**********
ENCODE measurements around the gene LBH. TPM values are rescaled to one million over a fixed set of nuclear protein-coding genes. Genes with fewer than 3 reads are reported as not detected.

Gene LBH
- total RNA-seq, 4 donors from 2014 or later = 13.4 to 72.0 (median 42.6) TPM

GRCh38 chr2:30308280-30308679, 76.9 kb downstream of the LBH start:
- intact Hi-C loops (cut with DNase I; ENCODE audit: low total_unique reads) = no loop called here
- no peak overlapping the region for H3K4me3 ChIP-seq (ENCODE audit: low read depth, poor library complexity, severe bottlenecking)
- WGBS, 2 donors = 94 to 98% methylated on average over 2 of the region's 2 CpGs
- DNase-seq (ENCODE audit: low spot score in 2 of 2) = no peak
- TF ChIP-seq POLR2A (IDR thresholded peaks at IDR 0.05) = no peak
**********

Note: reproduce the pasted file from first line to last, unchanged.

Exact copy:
ENCODE measurements around the gene LBH. TPM values are rescaled to one million over a fixed set of nuclear protein-coding genes. Genes with fewer than 3 reads are reported as not detected.

Gene LBH
- total RNA-seq, 4 donors from 2014 or later = 13.4 to 72.0 (median 42.6) TPM

GRCh38 chr2:30308280-30308679, 76.9 kb downstream of the LBH start:
- intact Hi-C loops (cut with DNase I; ENCODE audit: low total_unique reads) = no loop called here
- no peak overlapping the region for H3K4me3 ChIP-seq (ENCODE audit: low read depth, poor library complexity, severe bottlenecking)
- WGBS, 2 donors = 94 to 98% methylated on average over 2 of the region's 2 CpGs
- DNase-seq (ENCODE audit: low spot score in 2 of 2) = no peak
- TF ChIP-seq POLR2A (IDR thresholded peaks at IDR 0.05) = no peak